Roses are red, violets are blue, Valentine’s Day is soon approaching, have you already ordered flowers for your special someone too?
Ahhhh, Valentine’s Day. Originally a day commemorating early Christian martyrs, the past few centuries have seen it become a day of love and courtship, full of heartfelt handwritten (or Hallmark) notes, heart-shaped chocolates and blooming flower bouquets.
Over here at ISRAEL21c, we thought Valentine’s Day would be the perfect opportunity to dig deeper into the world of Israeli flowers. We recruited to the mission none other than Avi Vilozni, head of Israel’s Flower Board, which specializes in exporting fresh agricultural products from Israel to the world.
ISRAEL21c: Avi, how many flowers does Israel export each year?
Avi Vilozni: The professionals estimate the export of cut flowers at around 500 million stems in the past year.
I21c: Where in Israel are flowers grown?
AV: Flowers are grown all over the country. Each area has its own relative advantage. Flowers that require cold to bloom [are cultivated] in the mountain areas and so on. In general, flowers are cultivated in places with climate control (greenhouses) and land control (detached platforms) so they can be grown across the country – from the Lebanese border to the Arava region in the south.
I21c: What are the main flowers that Israel exports?
AV: Waxflowers, anemones, buttercups and peonies.
I21c: Do consumers in different countries have different tastes?
AV: Certainly! In Eastern Europe – gerberas with a large flower head, and in Western Europe gerberas with a small flower head.
In Russia they like long flowers with large flower heads – types that we view as “old-fashioned”: roses, carnations, gerberas. In Western Europe – the Netherlands, Germany, Scandinavia – there’s a preference for complex bouquets that include a lot of “summer flowers” such as waxflowers, lisianthus, limonium and more.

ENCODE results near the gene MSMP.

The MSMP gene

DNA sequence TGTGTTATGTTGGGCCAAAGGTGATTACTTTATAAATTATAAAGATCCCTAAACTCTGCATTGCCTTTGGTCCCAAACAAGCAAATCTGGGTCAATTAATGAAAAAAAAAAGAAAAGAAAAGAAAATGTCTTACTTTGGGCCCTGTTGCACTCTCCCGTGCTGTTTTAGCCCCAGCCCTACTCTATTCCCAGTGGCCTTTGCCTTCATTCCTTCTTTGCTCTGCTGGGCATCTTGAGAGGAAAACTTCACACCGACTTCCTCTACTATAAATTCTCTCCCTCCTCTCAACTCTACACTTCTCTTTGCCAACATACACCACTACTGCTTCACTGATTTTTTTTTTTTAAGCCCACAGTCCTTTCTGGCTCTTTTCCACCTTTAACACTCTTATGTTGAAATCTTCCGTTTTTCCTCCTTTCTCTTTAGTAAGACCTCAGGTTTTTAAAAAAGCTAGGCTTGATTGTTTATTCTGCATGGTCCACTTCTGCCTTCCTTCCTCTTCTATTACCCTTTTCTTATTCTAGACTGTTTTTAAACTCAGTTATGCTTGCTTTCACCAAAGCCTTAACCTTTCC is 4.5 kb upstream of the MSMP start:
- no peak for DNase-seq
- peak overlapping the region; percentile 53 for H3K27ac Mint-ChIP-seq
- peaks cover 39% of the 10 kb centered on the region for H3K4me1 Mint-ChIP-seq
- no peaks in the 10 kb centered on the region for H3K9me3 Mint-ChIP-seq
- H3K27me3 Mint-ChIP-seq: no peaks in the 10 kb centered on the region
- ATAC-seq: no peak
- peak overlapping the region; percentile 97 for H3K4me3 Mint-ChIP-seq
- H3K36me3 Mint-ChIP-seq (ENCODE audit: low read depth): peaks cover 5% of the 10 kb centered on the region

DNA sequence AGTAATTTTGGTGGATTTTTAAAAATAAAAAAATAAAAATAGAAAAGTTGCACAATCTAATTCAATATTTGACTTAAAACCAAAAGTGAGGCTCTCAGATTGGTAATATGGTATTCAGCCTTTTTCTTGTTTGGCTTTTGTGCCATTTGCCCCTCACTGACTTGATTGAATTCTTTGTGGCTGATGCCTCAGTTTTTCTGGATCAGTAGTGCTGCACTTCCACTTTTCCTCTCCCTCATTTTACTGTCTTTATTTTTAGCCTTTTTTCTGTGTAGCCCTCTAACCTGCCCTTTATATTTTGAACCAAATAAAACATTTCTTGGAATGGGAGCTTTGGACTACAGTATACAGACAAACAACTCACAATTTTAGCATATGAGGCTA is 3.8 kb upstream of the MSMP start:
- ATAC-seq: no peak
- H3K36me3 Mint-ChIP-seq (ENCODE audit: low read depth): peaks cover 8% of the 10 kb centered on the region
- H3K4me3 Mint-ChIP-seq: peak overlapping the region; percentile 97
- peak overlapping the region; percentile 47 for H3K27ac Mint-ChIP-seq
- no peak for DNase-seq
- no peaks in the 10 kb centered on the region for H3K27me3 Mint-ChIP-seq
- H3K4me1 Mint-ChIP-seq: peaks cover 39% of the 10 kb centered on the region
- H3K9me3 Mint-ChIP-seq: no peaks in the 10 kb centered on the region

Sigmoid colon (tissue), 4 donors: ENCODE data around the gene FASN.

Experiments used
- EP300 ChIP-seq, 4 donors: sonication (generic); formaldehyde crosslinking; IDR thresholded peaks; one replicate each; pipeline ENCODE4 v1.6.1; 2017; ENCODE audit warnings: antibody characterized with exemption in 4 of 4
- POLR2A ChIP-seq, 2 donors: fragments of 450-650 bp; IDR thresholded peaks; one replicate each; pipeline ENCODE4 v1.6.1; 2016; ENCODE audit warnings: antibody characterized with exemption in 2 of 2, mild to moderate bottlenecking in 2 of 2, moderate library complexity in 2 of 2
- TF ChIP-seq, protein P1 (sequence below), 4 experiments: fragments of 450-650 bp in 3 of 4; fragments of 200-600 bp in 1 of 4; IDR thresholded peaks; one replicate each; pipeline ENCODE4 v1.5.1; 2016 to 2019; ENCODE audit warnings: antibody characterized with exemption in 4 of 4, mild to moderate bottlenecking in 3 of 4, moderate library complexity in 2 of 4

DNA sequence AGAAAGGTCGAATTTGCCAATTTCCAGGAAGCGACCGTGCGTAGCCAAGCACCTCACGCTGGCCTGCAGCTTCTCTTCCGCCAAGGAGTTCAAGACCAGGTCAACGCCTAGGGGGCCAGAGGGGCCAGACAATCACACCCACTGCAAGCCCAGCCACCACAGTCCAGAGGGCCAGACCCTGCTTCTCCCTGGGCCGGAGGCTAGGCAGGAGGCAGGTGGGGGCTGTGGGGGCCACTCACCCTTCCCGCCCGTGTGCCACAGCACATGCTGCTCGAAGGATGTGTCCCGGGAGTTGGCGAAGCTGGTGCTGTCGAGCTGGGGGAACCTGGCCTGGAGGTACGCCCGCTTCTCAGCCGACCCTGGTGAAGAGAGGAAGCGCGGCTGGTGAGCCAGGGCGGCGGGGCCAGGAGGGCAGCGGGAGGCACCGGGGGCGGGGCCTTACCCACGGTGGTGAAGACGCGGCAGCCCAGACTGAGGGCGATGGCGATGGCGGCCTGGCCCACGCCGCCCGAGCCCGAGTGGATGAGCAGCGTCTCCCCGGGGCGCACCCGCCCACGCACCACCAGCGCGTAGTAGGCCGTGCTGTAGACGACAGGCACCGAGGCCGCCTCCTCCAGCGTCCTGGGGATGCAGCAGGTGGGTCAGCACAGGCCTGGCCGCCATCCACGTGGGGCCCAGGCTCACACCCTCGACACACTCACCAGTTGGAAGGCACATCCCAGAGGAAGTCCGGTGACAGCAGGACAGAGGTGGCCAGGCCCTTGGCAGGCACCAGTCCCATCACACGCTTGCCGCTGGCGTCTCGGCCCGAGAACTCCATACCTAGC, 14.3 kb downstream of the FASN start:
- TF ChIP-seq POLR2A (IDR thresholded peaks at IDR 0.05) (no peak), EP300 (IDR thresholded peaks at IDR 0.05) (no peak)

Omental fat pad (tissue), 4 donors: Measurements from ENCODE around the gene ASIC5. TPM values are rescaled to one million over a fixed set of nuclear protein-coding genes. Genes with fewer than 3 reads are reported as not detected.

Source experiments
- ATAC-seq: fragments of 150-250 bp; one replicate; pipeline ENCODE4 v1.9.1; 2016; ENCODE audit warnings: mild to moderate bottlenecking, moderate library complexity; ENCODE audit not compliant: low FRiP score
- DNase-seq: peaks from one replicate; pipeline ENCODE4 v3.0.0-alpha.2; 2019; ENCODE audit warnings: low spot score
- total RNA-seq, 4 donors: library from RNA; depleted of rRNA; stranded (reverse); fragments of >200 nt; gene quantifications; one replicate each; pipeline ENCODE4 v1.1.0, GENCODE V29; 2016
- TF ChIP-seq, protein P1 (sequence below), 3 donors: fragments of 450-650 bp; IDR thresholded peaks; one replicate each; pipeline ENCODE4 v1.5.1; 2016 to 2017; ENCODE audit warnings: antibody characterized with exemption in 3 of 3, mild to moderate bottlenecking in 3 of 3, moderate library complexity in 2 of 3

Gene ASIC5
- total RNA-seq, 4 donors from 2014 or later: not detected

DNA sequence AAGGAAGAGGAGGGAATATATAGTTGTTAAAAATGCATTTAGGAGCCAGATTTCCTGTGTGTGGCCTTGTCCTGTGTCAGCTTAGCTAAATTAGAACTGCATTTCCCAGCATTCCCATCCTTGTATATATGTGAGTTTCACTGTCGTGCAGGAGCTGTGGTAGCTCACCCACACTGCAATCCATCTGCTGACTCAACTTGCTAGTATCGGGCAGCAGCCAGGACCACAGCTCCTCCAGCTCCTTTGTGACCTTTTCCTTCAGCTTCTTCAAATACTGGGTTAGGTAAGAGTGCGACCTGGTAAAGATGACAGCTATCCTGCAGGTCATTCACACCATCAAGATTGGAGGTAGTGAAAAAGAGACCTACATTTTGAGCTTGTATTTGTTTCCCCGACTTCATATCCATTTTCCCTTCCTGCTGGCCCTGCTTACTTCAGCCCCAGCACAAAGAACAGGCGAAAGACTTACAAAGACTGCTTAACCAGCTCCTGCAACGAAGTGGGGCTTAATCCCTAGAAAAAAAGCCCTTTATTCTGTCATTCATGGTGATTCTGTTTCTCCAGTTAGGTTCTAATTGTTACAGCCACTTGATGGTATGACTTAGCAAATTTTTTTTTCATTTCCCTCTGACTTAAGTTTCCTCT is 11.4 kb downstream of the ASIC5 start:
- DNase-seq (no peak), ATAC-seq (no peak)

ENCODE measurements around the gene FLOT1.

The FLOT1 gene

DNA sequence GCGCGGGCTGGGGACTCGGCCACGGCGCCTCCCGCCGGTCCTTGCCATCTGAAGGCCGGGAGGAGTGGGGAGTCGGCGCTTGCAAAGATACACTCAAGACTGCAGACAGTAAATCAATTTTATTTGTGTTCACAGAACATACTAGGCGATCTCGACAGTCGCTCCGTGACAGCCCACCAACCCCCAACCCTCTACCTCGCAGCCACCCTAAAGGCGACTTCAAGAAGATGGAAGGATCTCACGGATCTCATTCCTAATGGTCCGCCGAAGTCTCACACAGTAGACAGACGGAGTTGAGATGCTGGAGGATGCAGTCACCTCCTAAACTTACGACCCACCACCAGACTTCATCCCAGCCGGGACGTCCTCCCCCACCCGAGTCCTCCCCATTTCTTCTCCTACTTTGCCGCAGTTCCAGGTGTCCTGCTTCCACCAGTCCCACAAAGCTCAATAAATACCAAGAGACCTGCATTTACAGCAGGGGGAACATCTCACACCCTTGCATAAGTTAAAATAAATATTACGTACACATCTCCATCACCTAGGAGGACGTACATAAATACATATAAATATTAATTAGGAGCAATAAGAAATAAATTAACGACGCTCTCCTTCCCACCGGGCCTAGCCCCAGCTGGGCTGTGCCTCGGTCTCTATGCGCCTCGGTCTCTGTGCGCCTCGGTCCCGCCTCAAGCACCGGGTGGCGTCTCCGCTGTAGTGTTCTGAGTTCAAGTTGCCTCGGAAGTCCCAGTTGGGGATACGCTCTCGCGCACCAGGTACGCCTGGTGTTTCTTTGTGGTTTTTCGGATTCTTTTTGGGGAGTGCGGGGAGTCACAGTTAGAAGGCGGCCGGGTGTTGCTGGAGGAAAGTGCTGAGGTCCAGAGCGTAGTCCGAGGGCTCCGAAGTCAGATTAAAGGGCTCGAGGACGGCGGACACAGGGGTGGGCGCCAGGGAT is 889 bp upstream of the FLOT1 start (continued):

Of course there are also holidays and special seasons. At Christmas – red and white of all types. Red on Valentine’s Day. Blue on Mother’s Day in England. Tulip season in the Netherlands, and so forth.
I21c: Do Israelis have a different taste in flowers?
AV: There’s no orderly statistics on the local market in Israel. Experience shows that the preferences here are more similar to the markets in Eastern Europe (let’s not forget the contribution of the aliyah from Russia to demand in Israel). There’s a preference for roses, chrysanthemums and gerberas with large flower heads – slightly old-fashioned species for the export market.
I21c: Does Israel specialize in particular types of flowers?
AV: Israel specializes in innovation in the field of export. Many growers visit markets, mostly in The Netherlands, and replicate in Israel new varieties that they see potential in, both in terms of the market and in terms of the cultivation period. The winter allows efficient cultivation here in Israel as opposed to possibilities in the Dutch winter.
I21c: Where are Israeli flowers exported to?
AV: All over the world. A main market is The Netherlands. That’s where the flower exchanges are and around 65 percent of Israeli flowers are sent there. It’s sometimes said that selling flowers to the Dutch is like selling fridges to Eskimos.
I21c: What’s the strangest request that you’ve received?
AV: When flowers from the Gaza Strip were sent for export through Egypt, they got stuck at the entrance to Europe and we helped free them so that they reached the market in time.
I21c: Is there an increase in orders ahead of Valentine’s Day? Any particular flowers?
AV: Certainly, anything to do with red flowers. And a general increase because of requests for mixed bouquets.
I21c: What does the future hold for the Israeli flower market?
According to export data from recent years, exports from Israel are shrinking due to a reduction of farmers, the lack of a follow-up generation and the government’s attitude toward farmers.
The reduction is at about 3-4% a year. The local market is actually blooming, but it can’t replace exports of the same size, so that production is decreasing.
I21c: Last but not least, a personal question. What’s your favorite flower?
AV: I started my work in the field in 1985, when the state of Israel exported 450 million roses a year, out of a total of 1.5 billion flowers. Last year Israel didn’t export a single rose because cultivation in African and South American rose farms shut down the rose industry in Israel. I still think the rose is the king.